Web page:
Five of us met for an walk starting at Little Kimble and exploring the Ridgeway in the Chilterns on a lovely summers day. First stop was at All Saints Church, Little Kimble where X111-X1V wall paintings and tiles were admired.
We then scrambled up Beacon Hill, some of the party more energetically than others, for fantastic views over beautiful Buckinghamshire countryside.
We decided to give Chequers a miss and continued following the signposts through Grangelands and Pulpit Hill nature reserve through an ancient box grove, where we got into discussion about the box grub which is being monitored in the area.
We continued along the Ridgeway to the Plough in Lower Cadsden for a drink stop.
Then on via Whiteleaf Cross and Whiteleaf Hill before descending into Princes Risborough where a steam train from the Chinnor & Princes Risborough Railway was waiting at the station, although we all caught the standard train back to Marylebone after a splendid day out.
On a beautiful day eight of us got the train to Burnham on Crouch. We then caught a small ferry boat over the River Crouch to Wallasey Island. The island is an RSPB reserve and we walked the Marsh Flat trail past both Grass Farm Lagoon and Acresfleet Lagoons and then on around the grazing marsh and grassland under enormous skies where we ate our lunch listening to the skylarks and trying to identify birds.
We returned to Burnham on Crouch , again using the ferry where the ferryman was a font of knowledge regarding a series of wooden barricades that had originally been positioned at the mouth the Thames in wartime and then relocated to the Crouch as an early marina.
After a cuppa in the Georgian tea rooms, we continued along the river bank battling against the wind but still in strong sunshine, to Althorpe where we caught the train back to Liverpool St.
Seven members did a pleasant walk on bank holiday Sunday along the river Wey in Surrey. At the start of the walk we discovered an unexpected link on the riverbank with Lewis Carol with a statue of Alice and her sister watching the rabbit go down the hole. Apparently the main family home was in Guildford for many years; though Lewis never lived there he spent a lot of time there.Another surprise on the walk was meeting two locals who were harvesting a Signal Crayfish catch – apparently an American invasive species which has decimated the local crayfish as well as fish, frogs etc in the river, so needs to be kept under control. The catch had the added bonus that it was going to be a tasty supper dish!Following a picnic lunch at Unstead Lock at Peasmarsh, we arrived at Farncombe Boathouse cafe in time to avoid the only light shower of the day and also see one of the horse drawn barges that do trips from Godalming.On arrival at Godalming we enjoyed the music of a folk band as we walked through Phillips Memorial Park, where there was a local festival.Consultation with smartphone apps resulted in some discussion of how far we had walked. Conclusion undecided, tho the apps said 7.3 miles. (this included walk to station in the morning). Although an easy walk, respectable distance covered!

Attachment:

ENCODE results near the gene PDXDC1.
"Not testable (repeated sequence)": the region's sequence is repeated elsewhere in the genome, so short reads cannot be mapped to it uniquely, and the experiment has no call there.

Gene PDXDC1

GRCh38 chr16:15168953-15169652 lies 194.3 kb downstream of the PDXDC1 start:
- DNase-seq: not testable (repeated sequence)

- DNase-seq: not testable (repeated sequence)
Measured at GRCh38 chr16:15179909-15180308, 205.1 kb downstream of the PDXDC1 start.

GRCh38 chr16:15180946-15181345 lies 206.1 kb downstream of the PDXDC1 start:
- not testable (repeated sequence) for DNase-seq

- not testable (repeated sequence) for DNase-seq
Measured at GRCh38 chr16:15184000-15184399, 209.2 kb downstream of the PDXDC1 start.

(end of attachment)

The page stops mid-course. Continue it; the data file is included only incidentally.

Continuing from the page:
A short stretch of uphill at the start, but once one is on a ‘plateau’ the paths are fairly flat or downhill. As for the possibility for shortening the walk, in theory it would be possible, but it would involve navigating your way back along unfamiliar paths – unfamiliar to me, too! – (not to mention missing the lunch stop!) so I wouldn’t recommend it. The walk is almost all off-road, so there is no bus one could take. The only thing I can think of if one wanted a shorter walk is to drop down into Tring where there is an interesting natural history museum (founded by Lord Rothschild who is/was a local, open Sundays 2 – 5), which would make a walk of 4 – 5 miles.
7 miles circular from Otford station, starting with a steep hill with a seat half way up, then along the North Downs Way, through bluebell woods to the pub for lunch break (but they don’t serve food so bring your own lunch).
More bluebell woods on the way to Romney Street, downhill/uphill and eventually downhill to Otford – 7 miles. The teashop/charity shop probably won’t be open on Sunday but 2 pubs serve tea.